Heinz History Center is initial stop for Hall of Fame exhibit
Heinz History Center's Courtney Keel, left, and Paula Andras smooth the wrinkles out of Terry Bradshaw's 1970s uniform as the NFL Hall of Fame exhibit nears completion. The exhibit opens Saturday.
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The entry reads as dispassionately as an accounting ledger should: "game performance bonus to W. Heffelfinger for playing (cash) $500.00"
But that handwritten note on a 120-year old record -- indicating a secret payment by the Allegheny Athletic Association to William "Pudge" Heffelfinger for an 1892 game against rival Pittsburg Athletic Club on the city's North Side -- is regarded as the birth certificate of professional football.
That document, along with 200 other pieces on loan from the Pro Football Hall of Fame in Canton, Ohio, will be on display beginning Saturday at the Heinz History Center for the national debut of the Gridiron Glory exhibition.
It is the largest collection of Hall artifacts shown outside of Canton.
Saleem Choudhry, a researcher for the Hall, said Pittsburgh was an obvious choice for the first stop of the traveling exhibit.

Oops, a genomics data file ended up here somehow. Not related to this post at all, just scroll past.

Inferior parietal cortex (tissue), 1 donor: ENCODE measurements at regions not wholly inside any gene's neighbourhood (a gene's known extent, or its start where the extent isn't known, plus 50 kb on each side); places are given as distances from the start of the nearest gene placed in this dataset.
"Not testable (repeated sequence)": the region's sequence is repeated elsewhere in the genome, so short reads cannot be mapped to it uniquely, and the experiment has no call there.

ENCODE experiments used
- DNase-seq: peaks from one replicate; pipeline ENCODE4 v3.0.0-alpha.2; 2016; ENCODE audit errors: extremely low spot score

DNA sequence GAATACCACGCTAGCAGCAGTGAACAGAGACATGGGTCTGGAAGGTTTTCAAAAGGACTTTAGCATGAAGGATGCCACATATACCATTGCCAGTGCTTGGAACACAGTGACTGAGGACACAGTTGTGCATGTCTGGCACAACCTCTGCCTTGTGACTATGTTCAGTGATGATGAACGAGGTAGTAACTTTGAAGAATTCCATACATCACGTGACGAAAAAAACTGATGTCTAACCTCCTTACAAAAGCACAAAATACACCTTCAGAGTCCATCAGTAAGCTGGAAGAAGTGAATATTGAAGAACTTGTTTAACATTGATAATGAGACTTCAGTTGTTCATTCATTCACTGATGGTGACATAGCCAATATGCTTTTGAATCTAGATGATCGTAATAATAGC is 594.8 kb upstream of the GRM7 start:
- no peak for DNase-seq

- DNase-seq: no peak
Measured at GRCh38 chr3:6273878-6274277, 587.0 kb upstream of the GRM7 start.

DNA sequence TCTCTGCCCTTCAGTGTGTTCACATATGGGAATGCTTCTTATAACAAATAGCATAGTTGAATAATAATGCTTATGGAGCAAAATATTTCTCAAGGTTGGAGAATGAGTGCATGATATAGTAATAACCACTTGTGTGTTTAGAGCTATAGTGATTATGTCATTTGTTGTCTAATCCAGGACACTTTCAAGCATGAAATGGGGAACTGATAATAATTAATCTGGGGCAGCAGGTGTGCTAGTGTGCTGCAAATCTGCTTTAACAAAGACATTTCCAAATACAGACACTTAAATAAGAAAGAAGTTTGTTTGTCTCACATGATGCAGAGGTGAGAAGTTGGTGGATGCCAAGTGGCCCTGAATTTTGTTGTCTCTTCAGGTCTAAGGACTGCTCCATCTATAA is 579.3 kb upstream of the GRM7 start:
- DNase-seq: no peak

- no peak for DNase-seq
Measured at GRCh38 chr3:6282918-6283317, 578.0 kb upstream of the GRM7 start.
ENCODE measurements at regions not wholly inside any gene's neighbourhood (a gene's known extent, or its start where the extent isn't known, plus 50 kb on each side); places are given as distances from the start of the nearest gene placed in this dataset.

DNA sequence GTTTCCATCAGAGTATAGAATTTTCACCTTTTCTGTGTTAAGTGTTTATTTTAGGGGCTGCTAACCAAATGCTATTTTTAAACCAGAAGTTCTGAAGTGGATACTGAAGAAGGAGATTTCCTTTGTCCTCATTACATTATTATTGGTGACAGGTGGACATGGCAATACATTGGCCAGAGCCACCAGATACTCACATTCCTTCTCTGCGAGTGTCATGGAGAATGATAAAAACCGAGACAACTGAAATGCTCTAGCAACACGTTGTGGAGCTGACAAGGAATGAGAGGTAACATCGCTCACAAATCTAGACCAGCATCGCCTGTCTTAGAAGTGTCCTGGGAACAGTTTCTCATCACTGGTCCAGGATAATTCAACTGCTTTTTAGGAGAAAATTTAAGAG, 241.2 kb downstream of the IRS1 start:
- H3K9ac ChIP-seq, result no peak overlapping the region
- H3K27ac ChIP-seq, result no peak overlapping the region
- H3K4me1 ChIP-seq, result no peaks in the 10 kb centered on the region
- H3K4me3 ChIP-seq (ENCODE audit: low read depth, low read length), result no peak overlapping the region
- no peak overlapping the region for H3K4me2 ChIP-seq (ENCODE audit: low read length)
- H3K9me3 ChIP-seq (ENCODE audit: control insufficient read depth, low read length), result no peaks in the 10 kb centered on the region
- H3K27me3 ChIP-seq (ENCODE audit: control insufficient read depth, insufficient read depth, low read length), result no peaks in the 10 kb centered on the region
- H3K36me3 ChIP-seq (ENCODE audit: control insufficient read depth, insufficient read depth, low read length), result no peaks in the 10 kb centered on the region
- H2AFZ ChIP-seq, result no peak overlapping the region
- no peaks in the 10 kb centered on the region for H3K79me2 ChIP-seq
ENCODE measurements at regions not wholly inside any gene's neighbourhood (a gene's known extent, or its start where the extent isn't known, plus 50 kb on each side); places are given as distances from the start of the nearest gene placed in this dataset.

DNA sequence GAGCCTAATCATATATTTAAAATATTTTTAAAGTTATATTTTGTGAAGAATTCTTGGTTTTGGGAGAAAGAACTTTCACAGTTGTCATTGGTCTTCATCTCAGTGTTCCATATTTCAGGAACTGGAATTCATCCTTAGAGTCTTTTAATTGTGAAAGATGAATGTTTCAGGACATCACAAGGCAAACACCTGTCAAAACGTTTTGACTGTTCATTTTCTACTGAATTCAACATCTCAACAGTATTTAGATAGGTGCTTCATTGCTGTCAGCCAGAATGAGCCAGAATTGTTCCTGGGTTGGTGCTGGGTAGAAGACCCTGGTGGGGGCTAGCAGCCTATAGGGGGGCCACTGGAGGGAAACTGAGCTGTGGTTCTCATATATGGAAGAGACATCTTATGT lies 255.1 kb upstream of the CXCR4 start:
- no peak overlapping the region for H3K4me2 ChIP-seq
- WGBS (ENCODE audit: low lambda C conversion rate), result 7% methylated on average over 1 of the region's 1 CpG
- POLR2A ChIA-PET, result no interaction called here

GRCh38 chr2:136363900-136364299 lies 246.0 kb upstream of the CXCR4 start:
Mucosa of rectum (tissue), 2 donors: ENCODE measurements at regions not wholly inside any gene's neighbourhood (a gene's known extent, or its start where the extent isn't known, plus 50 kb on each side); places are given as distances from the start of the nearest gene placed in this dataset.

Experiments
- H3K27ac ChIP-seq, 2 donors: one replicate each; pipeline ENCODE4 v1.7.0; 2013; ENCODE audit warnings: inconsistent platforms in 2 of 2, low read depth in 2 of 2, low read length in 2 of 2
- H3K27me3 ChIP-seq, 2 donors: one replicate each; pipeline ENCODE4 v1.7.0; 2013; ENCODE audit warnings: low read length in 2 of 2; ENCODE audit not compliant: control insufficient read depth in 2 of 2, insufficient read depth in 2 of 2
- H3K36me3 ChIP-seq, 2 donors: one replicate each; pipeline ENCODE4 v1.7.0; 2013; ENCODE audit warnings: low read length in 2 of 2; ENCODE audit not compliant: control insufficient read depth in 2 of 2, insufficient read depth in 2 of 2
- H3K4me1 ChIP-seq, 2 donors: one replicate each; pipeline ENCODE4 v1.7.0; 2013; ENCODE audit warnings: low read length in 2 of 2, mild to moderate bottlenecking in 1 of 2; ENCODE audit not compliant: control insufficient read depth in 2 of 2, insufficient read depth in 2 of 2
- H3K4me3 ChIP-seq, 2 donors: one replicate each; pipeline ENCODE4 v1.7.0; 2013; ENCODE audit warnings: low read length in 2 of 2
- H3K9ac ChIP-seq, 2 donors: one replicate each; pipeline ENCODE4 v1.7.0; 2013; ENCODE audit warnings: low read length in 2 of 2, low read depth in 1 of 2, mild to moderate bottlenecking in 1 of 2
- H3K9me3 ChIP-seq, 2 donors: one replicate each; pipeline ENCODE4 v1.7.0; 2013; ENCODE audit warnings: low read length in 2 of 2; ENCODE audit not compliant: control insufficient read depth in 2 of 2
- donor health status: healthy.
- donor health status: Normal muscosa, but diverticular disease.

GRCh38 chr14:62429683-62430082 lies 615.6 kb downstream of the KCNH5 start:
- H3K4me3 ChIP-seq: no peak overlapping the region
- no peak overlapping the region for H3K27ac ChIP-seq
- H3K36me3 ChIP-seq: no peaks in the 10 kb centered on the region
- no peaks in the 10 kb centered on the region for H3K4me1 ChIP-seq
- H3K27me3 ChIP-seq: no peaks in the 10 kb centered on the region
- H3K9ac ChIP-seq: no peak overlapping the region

"The region's strong historical ties to professional football is a natural point," Choudhry said. "It's just a natural fit."
And, as History Center president Andy Masich points out, this is a year of local football anniversaries: the 120th of the Heffelfinger game, the 80th of the Steelers franchise and the 40th of the Immaculate Reception,
Pittsburgh ties bookend the exhibit: the oldest piece is the Heffelfinger ledger, the newest: the helmet worn by Broncos wide receiver Demaryius Thomas as he streaked to a touchdown in January, dispatching the Steelers from the playoffs last season in the fastest ending to an overtime game in NFL history.
In between are sections devoted to the Steelers -- from Art Rooney's cigars to Walt Kiesling's playbook to Franco Harris's cleats -- and the famed Western Pennsylvania "cradle of quarterbacks" that includes six Hall enshrinees from the region.
Numerous artifacts, interactive features and video displays are also in the exhibit, which runs until Jan. 6.
First Published October 3, 2012 12:00 am